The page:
Because journalists are trained to take an objective approach to their reporting and to provide balance, they can fall prey to what is termed “false balance.” This common journalistic error can have particularly unfortunate results in the realm of vaccine safety. By giving space to scientifically invalid ideas for some, due to confirmation bias, it creates a sense of truthiness or outright even endorsement. It is important to emphasize that these ideas are false and state that “the scientific consensus is that vaccines are safe..”or “scientific consensus shows that this persons statement is unwarranted based on the evidence.”

2. Source the right experts and authorities.

Many people do not know the difference between qualified vaccine experts (such as medical doctor and infectious disease specialists) versus unqualified health care providers (such as chiropractors and naturopaths). Further, if someone has the title of “doctor,” many take that to mean that they are qualified and credentialed. Yet most anti-vaxxers do not have qualified or current medical credentials. If it is necessary to include them, then point out that they are not recognized as a qualified expert. While publications need to ensure they do not engage in defamation, the (lack of) qualifications should be pointed out in the biography of the subject. For example, “Sherri Tenpenny, a self-proclaimed anti-vaccine activist, who is not a credentialed expert in infectious disease, says….”. Alternatively, authors can attack the ideas and not the person by saying something like “Vernon Coleman, a former medical practitioner whose medical claims have been widely discredited and described as pseudoscientific….”

Remember, just by presenting the resources and opinions of vaccine opposers, it seems to some as if they are being presented as a credible, alternative source.

3. Provide specific guidance.

Throughout the article the content should be peppered with established and verifiable scientific facts such as “vaccines are safe and are our best tool for ending the pandemic.” Be clear that vaccines are safe, and that support is available for people with questions.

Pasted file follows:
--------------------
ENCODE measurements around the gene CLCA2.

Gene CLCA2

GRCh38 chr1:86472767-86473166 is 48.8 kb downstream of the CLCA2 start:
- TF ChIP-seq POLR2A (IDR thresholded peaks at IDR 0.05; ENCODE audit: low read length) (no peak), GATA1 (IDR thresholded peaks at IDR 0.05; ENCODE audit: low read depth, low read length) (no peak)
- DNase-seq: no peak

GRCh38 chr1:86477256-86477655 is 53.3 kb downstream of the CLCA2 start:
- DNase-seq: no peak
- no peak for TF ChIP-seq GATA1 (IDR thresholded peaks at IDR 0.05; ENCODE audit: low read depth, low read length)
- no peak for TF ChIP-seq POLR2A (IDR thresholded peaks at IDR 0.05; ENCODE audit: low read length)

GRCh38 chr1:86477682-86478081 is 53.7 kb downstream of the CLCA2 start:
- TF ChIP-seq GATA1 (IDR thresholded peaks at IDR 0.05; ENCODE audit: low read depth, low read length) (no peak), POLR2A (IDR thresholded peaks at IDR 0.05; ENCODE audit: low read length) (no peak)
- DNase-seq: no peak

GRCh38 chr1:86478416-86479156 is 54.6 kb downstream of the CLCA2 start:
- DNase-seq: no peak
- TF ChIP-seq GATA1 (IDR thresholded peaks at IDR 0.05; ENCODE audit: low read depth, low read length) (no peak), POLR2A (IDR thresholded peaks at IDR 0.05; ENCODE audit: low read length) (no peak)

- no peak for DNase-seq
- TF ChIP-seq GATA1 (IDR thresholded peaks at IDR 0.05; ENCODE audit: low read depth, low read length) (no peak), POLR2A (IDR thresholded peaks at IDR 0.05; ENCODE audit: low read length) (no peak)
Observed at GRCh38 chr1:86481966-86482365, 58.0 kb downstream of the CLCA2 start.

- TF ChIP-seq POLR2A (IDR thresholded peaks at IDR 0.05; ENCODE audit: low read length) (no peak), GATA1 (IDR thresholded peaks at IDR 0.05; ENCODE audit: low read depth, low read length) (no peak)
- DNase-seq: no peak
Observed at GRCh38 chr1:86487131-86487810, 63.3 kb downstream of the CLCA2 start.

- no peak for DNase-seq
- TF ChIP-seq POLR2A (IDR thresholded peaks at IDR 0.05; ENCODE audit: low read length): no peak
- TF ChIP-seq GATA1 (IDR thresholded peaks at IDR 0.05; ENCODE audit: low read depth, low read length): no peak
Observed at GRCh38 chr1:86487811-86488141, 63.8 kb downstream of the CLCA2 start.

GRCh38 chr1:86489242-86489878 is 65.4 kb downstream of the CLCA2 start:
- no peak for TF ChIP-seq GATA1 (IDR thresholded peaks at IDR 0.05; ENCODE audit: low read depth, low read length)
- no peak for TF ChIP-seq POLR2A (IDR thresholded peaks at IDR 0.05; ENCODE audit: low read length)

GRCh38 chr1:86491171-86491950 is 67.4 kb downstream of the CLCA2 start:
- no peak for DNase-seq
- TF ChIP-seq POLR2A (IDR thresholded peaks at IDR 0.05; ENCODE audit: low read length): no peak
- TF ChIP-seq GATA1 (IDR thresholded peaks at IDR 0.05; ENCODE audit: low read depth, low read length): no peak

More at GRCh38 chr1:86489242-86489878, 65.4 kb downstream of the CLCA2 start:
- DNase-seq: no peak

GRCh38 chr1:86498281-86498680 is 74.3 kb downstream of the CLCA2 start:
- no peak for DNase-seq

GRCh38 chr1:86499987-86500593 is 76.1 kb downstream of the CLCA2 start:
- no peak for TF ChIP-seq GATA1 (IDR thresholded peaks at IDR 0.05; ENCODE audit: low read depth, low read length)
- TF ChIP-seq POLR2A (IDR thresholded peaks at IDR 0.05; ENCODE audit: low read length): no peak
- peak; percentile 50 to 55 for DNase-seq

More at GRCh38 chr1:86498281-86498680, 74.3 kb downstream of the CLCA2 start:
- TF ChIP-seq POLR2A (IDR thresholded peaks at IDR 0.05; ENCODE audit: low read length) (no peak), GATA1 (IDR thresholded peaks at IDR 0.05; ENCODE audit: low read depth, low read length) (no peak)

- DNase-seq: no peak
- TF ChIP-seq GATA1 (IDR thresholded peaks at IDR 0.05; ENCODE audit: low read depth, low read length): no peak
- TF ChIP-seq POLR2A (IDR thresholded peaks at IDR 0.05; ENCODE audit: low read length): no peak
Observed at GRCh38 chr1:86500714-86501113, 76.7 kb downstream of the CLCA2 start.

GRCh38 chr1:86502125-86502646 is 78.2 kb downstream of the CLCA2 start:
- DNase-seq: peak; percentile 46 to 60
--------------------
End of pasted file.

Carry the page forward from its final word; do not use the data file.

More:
4. Provide signposts.

Throughout the article, references to reliable sources of public health information should be provided. Vaccine safety resources — places where hesitant individuals can seek reliable information — are vital to include in reporting.

5. Prevent your platform from getting hijacked.

Social media posts and comment sections ought to be actively managed. Anti-vaxxers are using these channels as platforms to wreck havoc on vaccine confidence. Engage a medical expert to respond to misinformation, have prepared answers to standard anti-vaxx provocations, and provide support to pro-vaccine members of the community by bumping their posts up. Enforce rules of engagement such as no bullying, requiring citations for claims, and not permitting gish galloping. Disallow links to propaganda sites.

6. End with a Disclaimer

Most important, conclude with a separate disclaimer with links to public health information. Have the final word on information about vaccines.

Here is a sample disclaimer that could be included at the end of all articles and posts about COVID-19.


Vaccines offer a safe and effective way of preventing COVID-19 and are our best tool for ending the pandemic. Learn more from credible scientific sources.


Immunize Canada

The Canadian Medical Association

CEO and CoFounder at BEworks, Faculty Lecturer at Rotman School of Management (University of Toronto)